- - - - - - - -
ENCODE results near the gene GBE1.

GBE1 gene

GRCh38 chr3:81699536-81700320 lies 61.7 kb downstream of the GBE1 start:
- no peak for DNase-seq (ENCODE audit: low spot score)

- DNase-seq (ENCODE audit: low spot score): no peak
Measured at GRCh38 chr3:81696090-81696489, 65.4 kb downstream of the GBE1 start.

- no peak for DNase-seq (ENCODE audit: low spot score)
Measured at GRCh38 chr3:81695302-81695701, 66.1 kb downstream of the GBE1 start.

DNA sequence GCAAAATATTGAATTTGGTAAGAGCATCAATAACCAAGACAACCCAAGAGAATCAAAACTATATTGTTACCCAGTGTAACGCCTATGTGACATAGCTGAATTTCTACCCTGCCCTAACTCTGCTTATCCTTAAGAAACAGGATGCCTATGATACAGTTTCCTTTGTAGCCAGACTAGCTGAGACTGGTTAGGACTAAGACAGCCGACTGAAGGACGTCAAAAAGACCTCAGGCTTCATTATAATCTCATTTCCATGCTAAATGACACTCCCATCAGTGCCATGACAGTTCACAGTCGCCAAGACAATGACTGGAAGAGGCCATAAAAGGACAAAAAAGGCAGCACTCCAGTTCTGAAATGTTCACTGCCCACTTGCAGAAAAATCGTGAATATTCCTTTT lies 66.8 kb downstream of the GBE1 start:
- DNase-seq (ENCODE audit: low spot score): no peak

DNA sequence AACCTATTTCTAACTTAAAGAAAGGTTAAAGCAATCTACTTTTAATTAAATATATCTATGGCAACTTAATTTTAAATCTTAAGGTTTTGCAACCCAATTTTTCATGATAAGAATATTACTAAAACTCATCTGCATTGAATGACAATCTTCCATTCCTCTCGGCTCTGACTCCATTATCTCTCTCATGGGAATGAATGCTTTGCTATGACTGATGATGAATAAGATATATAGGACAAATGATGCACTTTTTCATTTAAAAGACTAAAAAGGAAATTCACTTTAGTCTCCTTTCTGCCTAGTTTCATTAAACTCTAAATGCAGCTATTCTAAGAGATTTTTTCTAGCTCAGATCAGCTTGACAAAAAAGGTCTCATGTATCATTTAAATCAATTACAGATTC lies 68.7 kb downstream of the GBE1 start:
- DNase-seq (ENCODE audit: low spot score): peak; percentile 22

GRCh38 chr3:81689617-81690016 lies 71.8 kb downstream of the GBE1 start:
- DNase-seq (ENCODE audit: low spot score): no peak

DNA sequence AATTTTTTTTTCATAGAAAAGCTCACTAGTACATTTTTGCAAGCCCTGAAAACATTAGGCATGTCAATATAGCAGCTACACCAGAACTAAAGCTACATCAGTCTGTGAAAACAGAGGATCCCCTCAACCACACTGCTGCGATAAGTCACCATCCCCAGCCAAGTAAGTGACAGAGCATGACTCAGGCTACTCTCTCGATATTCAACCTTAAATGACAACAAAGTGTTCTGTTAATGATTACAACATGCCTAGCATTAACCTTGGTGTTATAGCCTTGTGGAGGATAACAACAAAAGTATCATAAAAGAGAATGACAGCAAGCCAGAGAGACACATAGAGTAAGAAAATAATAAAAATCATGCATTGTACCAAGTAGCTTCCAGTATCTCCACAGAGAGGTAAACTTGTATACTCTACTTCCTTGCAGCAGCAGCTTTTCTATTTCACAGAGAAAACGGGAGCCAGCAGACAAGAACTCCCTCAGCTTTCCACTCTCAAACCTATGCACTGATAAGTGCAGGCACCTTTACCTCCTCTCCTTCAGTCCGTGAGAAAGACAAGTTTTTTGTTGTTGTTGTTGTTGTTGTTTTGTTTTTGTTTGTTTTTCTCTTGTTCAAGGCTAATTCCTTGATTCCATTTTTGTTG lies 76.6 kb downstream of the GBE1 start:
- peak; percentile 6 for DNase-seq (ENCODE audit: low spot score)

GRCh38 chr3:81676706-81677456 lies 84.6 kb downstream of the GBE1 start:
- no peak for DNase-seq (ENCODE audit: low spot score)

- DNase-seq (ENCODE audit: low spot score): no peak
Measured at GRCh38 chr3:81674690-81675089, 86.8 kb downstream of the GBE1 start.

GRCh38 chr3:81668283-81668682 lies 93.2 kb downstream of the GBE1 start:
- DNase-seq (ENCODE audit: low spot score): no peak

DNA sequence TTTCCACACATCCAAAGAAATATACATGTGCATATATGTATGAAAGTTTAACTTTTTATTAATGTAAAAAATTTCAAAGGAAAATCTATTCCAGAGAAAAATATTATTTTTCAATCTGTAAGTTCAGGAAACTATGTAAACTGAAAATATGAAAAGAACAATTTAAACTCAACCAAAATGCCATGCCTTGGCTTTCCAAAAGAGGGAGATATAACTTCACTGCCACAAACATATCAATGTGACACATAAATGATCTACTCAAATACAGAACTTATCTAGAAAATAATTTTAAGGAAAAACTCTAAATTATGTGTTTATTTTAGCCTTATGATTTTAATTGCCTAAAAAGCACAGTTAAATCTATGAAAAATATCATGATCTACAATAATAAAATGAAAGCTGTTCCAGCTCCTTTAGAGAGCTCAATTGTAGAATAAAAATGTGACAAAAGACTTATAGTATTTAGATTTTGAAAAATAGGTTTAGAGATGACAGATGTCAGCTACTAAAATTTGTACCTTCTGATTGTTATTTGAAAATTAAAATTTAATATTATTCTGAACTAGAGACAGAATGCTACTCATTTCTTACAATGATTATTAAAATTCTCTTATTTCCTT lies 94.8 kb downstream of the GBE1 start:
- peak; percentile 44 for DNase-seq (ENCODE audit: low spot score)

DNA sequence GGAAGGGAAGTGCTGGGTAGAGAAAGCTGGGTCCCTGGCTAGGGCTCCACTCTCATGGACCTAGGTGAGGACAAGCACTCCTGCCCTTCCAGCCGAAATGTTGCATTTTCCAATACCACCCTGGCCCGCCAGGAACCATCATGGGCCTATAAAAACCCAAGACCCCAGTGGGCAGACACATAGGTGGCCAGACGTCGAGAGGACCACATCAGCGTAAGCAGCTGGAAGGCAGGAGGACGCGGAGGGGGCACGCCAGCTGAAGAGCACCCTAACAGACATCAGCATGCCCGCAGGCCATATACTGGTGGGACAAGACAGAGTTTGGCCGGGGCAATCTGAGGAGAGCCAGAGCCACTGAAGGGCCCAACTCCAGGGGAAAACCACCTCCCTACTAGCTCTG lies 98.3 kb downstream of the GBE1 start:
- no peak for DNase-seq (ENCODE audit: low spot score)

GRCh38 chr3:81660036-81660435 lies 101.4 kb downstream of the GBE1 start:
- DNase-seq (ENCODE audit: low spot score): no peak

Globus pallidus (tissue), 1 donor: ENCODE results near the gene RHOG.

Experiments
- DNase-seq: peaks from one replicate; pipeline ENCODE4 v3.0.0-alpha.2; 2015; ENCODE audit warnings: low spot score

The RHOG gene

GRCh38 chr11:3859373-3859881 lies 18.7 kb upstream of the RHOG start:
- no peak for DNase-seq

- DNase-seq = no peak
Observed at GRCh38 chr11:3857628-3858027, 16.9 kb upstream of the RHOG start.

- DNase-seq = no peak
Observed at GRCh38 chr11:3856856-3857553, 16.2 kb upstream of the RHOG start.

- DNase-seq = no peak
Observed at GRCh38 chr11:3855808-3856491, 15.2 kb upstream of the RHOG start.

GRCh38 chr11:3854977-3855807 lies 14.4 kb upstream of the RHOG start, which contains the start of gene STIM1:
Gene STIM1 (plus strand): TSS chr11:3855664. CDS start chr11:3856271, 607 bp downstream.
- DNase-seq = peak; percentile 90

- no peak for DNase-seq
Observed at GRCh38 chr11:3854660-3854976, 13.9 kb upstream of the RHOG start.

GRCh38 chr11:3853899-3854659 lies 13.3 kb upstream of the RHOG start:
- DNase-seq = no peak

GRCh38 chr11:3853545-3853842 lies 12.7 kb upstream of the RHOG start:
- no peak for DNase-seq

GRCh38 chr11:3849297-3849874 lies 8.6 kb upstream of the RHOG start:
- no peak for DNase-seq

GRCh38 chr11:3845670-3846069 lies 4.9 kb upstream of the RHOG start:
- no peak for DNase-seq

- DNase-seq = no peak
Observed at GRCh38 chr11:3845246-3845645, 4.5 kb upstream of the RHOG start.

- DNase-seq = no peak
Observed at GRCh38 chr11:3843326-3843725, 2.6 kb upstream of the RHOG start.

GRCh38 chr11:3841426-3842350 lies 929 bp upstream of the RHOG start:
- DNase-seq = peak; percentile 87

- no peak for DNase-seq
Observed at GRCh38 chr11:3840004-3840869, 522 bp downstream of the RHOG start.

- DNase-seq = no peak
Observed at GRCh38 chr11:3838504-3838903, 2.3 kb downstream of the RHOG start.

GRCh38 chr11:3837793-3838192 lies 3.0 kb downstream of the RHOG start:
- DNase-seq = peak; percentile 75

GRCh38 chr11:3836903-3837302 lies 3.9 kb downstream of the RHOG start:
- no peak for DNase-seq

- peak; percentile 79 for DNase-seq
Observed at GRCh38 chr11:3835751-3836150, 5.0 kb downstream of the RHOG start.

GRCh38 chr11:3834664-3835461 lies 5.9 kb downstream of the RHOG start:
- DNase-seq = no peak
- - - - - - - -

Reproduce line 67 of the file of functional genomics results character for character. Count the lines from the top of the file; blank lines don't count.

- no peak for DNase-seq